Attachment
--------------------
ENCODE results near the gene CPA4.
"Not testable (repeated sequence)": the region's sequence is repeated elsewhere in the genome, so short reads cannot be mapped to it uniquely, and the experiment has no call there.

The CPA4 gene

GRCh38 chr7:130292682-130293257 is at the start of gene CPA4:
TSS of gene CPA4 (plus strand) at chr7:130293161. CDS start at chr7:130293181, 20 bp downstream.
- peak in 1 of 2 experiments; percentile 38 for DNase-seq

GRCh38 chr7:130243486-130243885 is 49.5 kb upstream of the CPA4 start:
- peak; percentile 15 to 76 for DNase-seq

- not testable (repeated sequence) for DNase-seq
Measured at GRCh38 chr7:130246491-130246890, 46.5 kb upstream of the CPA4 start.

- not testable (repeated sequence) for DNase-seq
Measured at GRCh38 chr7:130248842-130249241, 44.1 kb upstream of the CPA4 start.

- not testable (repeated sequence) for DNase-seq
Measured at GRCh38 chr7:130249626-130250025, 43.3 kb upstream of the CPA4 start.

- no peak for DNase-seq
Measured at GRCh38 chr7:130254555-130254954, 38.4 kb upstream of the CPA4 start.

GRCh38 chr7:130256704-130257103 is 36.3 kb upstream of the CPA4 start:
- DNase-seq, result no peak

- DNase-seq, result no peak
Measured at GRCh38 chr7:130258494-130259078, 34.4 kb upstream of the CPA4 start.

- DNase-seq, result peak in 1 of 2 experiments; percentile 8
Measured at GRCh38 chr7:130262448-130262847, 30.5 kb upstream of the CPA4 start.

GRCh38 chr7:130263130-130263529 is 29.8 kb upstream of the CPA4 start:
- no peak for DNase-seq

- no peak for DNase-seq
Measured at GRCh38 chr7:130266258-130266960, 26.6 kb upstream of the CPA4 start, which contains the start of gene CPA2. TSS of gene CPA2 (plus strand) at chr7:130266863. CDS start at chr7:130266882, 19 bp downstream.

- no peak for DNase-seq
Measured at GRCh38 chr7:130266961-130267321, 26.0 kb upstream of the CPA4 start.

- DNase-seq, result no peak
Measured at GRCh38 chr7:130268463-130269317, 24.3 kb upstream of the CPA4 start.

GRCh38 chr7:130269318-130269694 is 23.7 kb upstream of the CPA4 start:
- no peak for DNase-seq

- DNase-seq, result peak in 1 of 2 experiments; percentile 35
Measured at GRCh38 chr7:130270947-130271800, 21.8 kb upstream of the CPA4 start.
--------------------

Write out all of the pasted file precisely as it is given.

ENCODE results near the gene CPA4.
"Not testable (repeated sequence)": the region's sequence is repeated elsewhere in the genome, so short reads cannot be mapped to it uniquely, and the experiment has no call there.

The CPA4 gene

GRCh38 chr7:130292682-130293257 is at the start of gene CPA4:
TSS of gene CPA4 (plus strand) at chr7:130293161. CDS start at chr7:130293181, 20 bp downstream.
- peak in 1 of 2 experiments; percentile 38 for DNase-seq

GRCh38 chr7:130243486-130243885 is 49.5 kb upstream of the CPA4 start:
- peak; percentile 15 to 76 for DNase-seq

- not testable (repeated sequence) for DNase-seq
Measured at GRCh38 chr7:130246491-130246890, 46.5 kb upstream of the CPA4 start.

- not testable (repeated sequence) for DNase-seq
Measured at GRCh38 chr7:130248842-130249241, 44.1 kb upstream of the CPA4 start.

- not testable (repeated sequence) for DNase-seq
Measured at GRCh38 chr7:130249626-130250025, 43.3 kb upstream of the CPA4 start.

- no peak for DNase-seq
Measured at GRCh38 chr7:130254555-130254954, 38.4 kb upstream of the CPA4 start.

GRCh38 chr7:130256704-130257103 is 36.3 kb upstream of the CPA4 start:
- DNase-seq, result no peak

- DNase-seq, result no peak
Measured at GRCh38 chr7:130258494-130259078, 34.4 kb upstream of the CPA4 start.

- DNase-seq, result peak in 1 of 2 experiments; percentile 8
Measured at GRCh38 chr7:130262448-130262847, 30.5 kb upstream of the CPA4 start.

GRCh38 chr7:130263130-130263529 is 29.8 kb upstream of the CPA4 start:
- no peak for DNase-seq

- no peak for DNase-seq
Measured at GRCh38 chr7:130266258-130266960, 26.6 kb upstream of the CPA4 start, which contains the start of gene CPA2. TSS of gene CPA2 (plus strand) at chr7:130266863. CDS start at chr7:130266882, 19 bp downstream.

- no peak for DNase-seq
Measured at GRCh38 chr7:130266961-130267321, 26.0 kb upstream of the CPA4 start.

- DNase-seq, result no peak
Measured at GRCh38 chr7:130268463-130269317, 24.3 kb upstream of the CPA4 start.

GRCh38 chr7:130269318-130269694 is 23.7 kb upstream of the CPA4 start:
- no peak for DNase-seq

- DNase-seq, result peak in 1 of 2 experiments; percentile 35
Measured at GRCh38 chr7:130270947-130271800, 21.8 kb upstream of the CPA4 start.